Shake Shack on Friday revealed further devastating impacts of the coronavirus on its business, disclosing that it had laid off or furloughed more than 1,000 employees and that it would be raising funds through a stock sale to generate cash.
The fast-casual burger chain said it has $112 million in cash on hand and that it is burning through $1.3 million to $1.5 million per week. That weekly burn rate includes about $800,000 of cash rent payment for which the company is discussing deferrals or abatements with landlords.
For its Q1 ended March 25, Shake Shack’s same-store sales dropped 12.8%, with March comps falling 28.5% over the previous year due to the impacts of COVID-19.
The company has temporarily closed 17 U.S. locations.
Currently, just 57 of Shake Shack’s 120 licensed global units remain open, with all locations in the U.K., Turkey, Japan and U.S. stadium venues currently closed. Most U.S. airport locations are also closed.
The chain’s dining rooms are now open in Korea, Hong Kong and mainland China, with Singapore now open for off-premise business after weeks of closures, along with some units in the Philippines and in the Middle East.
Last week, Shake Shack received a $10 million loan under the federal Payroll Protection Program. The company previously announced that it drew down on its $50 million in revolving credit last month.
Shake Shack’s layoffs and furloughs affect employees in restaurants and at its headquarters. Corporate staff members have taken pay cuts for an undetermined period. General managers will continue to be paid, even if their stores are closed, the company said.
The company also announced Friday that it planned to raise up to $75 million through a stock sale to generate cash to compensate for its sales decline.
With its dining rooms temporarily closed to slow the spread of COVID-19, the chain has focused on curbside pickup and delivery. It previously announced that it had abandoned its exclusive delivery partnership with Grubhub to work with other third-party services.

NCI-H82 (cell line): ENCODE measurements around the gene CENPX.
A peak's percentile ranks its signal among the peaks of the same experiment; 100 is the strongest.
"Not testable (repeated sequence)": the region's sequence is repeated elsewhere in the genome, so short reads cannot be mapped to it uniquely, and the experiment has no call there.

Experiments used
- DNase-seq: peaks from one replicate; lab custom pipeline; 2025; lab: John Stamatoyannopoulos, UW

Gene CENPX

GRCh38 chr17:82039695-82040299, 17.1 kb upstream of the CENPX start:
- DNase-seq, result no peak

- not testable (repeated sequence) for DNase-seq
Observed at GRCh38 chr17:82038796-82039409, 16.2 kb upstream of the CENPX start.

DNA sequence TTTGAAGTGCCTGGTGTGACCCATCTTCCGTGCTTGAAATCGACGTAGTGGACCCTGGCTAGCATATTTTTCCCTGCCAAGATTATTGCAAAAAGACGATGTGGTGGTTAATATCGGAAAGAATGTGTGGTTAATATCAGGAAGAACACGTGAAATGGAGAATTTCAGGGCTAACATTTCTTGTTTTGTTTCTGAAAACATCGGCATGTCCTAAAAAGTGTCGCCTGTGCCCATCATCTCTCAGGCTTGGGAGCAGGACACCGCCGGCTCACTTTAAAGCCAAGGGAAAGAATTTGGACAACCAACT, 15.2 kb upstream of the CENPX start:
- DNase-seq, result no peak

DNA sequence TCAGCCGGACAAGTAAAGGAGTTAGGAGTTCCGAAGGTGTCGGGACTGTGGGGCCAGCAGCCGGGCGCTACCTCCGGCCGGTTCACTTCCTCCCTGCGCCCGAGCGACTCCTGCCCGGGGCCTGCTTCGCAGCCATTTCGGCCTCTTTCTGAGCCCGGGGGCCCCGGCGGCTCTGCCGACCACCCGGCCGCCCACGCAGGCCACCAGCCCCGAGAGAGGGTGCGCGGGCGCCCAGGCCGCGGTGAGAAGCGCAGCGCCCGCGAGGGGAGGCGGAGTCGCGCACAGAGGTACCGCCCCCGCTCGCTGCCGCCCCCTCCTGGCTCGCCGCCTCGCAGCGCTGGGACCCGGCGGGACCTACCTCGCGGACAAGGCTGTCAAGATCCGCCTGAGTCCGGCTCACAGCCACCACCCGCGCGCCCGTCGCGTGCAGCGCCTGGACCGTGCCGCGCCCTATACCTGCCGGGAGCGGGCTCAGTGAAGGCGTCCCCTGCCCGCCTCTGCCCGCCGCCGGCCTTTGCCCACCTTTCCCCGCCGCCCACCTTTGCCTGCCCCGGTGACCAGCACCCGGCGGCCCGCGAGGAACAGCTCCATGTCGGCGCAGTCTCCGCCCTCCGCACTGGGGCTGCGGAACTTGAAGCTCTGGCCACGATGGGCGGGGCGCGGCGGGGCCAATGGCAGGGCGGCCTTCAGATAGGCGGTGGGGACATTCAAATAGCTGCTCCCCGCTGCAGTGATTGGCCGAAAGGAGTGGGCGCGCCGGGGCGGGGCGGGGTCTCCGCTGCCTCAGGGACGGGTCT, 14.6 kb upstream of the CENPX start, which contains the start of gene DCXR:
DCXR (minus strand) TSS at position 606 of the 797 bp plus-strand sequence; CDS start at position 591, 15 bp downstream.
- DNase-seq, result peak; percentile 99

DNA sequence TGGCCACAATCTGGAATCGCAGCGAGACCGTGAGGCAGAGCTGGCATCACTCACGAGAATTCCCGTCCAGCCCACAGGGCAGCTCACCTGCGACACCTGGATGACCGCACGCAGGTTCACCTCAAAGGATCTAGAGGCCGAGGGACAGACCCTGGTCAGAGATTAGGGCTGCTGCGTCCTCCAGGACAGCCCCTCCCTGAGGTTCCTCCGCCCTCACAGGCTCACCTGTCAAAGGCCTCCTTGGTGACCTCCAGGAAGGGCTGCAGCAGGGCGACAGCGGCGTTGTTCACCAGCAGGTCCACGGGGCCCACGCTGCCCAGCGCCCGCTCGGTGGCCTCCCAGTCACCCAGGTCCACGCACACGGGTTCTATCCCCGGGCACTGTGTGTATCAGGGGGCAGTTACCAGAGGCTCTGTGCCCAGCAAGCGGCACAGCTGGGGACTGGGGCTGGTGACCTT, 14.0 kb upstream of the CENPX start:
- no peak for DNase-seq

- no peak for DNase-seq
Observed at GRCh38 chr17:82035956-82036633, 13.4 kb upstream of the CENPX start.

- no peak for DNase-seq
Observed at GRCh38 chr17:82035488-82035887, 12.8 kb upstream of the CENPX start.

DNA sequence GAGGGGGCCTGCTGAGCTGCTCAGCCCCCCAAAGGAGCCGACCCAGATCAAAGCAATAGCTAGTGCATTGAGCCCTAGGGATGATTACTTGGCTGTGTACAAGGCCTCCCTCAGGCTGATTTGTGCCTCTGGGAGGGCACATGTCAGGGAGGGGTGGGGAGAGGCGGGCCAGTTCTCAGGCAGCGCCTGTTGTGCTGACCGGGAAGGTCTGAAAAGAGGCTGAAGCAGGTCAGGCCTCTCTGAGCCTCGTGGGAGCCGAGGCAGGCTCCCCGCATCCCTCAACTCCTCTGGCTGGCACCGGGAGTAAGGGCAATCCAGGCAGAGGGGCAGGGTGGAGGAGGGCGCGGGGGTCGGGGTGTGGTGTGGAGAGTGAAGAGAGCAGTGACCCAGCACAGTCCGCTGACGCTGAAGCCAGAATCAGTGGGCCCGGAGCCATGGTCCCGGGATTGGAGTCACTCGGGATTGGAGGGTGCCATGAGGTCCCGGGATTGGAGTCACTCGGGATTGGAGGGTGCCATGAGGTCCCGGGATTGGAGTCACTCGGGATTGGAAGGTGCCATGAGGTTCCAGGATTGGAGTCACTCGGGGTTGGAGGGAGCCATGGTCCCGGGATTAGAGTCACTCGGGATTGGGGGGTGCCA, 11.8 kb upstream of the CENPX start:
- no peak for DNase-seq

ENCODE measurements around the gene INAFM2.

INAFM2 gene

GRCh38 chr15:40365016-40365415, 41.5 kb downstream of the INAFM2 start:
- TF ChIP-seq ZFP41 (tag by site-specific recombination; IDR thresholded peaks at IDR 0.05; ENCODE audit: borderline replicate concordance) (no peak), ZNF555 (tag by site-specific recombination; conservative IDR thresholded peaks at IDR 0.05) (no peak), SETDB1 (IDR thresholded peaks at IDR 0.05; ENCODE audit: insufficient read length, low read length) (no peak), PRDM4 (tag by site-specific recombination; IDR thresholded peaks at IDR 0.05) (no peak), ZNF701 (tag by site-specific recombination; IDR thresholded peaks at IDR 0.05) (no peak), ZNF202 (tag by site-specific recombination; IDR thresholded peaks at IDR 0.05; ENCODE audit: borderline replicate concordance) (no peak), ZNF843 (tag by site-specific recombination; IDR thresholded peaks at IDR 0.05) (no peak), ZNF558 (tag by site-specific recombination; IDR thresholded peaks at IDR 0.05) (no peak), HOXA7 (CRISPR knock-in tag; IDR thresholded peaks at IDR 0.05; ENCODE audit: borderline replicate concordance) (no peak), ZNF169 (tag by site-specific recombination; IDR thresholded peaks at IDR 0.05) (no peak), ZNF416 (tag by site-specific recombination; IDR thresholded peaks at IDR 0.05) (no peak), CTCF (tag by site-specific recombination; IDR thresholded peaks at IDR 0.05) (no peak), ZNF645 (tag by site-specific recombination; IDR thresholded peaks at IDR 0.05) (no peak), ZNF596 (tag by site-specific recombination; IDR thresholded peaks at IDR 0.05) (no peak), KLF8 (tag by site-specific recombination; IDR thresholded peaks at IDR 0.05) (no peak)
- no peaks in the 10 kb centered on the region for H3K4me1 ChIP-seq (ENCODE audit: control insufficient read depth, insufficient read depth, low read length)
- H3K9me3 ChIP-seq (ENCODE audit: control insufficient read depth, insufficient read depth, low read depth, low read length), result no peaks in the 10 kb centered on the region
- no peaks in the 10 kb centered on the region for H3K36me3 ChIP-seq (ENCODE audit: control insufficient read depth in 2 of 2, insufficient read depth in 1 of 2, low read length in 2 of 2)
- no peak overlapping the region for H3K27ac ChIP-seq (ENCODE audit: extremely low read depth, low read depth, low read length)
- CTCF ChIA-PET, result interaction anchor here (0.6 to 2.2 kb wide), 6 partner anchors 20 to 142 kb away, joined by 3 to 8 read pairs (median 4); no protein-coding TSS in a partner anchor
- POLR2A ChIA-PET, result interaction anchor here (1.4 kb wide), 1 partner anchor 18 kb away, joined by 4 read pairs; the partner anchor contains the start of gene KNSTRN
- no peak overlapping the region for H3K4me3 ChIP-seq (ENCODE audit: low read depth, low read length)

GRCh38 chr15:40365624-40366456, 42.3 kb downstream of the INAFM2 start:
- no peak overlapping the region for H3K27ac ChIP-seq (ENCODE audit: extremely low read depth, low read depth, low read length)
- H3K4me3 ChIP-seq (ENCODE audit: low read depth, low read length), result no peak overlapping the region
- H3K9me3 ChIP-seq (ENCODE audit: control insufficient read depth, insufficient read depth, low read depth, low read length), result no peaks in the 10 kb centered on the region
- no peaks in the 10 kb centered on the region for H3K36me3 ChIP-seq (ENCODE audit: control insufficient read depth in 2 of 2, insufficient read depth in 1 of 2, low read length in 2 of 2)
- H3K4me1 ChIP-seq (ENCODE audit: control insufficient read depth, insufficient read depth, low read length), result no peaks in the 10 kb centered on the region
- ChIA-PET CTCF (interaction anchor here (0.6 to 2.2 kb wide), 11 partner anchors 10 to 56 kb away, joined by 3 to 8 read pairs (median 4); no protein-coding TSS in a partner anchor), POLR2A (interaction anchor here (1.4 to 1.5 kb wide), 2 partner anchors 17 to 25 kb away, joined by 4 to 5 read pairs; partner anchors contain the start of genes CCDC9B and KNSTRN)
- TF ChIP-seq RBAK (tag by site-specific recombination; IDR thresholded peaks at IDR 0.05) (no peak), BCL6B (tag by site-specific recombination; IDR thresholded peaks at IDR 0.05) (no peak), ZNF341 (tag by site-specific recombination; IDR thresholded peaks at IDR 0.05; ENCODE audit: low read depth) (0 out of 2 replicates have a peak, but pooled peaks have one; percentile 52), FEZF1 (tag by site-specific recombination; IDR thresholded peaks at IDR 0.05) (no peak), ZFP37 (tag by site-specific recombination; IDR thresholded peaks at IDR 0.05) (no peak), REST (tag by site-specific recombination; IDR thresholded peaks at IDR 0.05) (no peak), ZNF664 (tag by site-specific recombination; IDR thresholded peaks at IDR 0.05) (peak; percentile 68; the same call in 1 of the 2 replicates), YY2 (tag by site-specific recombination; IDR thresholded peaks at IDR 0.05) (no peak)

“Given the ongoing impact of COVID-19 on our business, our Shack teams have demonstrated their entrepreneurial spirit and continued to adapt our operating models and business strategy,” CEO Randy Garutti said in a statement. “As a result, we’ve seen strong sequential sales increases on a weekly basis since the last week in March. We’ve taken this time to double down on our digital toolbox, and have increased engagement and messaging in our own channels over recent weeks, while also successfully expanding new and existing integrated delivery partnerships with DoorDash, Uber Eats, Caviar and Postmates.”
Shake Shack’s own digital channels make up the largest proportion of its sales, the company said.
New store development is currently halted, but the company said it has 33 signed leases and that it plans on opening the stores “as soon as the business environment improves to more normalized levels.”
It also intends to take advantage of new real estate that may come available next year as a result of coronavirus-related closures.
The company will report its full Q1 earnings on May 4.